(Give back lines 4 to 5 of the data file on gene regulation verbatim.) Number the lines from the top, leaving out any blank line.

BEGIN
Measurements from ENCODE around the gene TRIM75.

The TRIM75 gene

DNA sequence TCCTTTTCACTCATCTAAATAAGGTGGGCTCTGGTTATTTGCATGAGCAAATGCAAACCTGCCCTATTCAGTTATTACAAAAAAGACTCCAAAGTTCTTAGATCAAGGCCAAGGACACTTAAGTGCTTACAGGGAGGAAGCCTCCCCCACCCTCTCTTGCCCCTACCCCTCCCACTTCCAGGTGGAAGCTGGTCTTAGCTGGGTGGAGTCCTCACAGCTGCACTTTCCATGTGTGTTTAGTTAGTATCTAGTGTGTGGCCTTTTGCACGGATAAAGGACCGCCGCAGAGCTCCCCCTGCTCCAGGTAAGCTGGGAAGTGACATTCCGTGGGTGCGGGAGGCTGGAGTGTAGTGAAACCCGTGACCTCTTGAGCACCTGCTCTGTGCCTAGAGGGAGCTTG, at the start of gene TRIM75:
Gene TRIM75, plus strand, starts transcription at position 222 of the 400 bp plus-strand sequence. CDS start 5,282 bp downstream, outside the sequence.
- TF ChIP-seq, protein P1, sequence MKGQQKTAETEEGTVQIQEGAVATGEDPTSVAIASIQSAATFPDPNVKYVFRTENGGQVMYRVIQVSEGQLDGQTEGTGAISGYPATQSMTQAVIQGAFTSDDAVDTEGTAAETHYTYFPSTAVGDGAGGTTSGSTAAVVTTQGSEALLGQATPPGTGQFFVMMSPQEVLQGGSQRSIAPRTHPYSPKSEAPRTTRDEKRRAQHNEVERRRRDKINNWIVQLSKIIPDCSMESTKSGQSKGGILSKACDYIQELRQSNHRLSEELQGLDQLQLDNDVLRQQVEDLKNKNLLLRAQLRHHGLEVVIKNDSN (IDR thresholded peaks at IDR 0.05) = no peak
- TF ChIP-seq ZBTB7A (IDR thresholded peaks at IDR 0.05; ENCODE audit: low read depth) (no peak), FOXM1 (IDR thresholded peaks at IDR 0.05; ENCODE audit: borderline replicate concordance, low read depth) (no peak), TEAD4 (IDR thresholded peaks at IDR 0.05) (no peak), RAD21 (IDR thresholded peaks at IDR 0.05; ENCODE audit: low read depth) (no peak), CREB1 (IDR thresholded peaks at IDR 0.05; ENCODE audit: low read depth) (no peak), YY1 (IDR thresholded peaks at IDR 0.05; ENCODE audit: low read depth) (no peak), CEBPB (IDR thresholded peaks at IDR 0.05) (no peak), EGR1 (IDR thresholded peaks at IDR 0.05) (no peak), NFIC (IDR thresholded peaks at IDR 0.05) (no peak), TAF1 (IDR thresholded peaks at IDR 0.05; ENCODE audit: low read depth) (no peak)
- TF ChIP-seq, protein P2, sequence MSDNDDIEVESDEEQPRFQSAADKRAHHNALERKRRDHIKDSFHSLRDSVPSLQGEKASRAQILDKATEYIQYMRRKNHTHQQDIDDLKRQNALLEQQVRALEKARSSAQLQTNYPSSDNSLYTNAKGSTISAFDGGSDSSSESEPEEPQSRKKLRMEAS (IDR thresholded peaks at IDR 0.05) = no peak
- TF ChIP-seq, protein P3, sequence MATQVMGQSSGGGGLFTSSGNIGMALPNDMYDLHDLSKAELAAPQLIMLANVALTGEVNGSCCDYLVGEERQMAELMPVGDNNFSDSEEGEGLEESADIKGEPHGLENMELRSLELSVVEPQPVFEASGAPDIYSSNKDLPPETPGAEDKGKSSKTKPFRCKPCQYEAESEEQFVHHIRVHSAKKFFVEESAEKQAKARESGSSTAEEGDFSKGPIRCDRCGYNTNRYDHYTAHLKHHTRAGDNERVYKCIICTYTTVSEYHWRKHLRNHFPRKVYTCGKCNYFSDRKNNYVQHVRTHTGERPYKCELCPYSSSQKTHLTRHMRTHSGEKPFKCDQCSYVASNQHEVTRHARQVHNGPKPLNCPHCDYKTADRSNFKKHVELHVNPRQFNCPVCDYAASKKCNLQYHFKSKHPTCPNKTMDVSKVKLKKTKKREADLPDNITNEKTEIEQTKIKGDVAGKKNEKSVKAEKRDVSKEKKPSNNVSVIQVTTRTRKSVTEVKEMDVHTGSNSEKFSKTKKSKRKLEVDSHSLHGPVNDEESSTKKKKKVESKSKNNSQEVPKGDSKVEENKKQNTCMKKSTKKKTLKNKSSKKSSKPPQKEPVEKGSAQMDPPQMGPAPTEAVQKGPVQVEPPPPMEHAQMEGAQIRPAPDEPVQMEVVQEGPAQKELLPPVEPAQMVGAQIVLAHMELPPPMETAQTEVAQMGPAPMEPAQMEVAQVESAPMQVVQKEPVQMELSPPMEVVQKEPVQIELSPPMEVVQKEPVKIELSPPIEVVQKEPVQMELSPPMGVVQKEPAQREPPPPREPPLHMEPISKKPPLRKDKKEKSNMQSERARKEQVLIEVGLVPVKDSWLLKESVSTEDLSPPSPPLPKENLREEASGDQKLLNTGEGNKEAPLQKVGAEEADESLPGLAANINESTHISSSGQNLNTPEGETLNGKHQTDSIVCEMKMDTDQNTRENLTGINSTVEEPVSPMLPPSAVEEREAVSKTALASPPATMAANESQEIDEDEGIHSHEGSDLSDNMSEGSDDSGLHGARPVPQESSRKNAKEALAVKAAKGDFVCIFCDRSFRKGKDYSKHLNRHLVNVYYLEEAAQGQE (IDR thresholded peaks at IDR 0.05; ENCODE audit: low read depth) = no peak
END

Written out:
Gene TRIM75, plus strand, starts transcription at position 222 of the 400 bp plus-strand sequence. CDS start 5,282 bp downstream, outside the sequence.
- TF ChIP-seq, protein P1, sequence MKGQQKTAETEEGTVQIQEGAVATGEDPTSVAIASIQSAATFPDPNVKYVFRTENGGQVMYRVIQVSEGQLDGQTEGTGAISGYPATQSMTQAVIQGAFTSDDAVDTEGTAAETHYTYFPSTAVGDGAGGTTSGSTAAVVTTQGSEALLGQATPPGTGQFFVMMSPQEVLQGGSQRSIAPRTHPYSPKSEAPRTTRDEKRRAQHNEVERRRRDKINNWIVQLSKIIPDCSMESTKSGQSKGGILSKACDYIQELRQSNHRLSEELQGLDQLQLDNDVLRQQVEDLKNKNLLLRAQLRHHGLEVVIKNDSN (IDR thresholded peaks at IDR 0.05) = no peak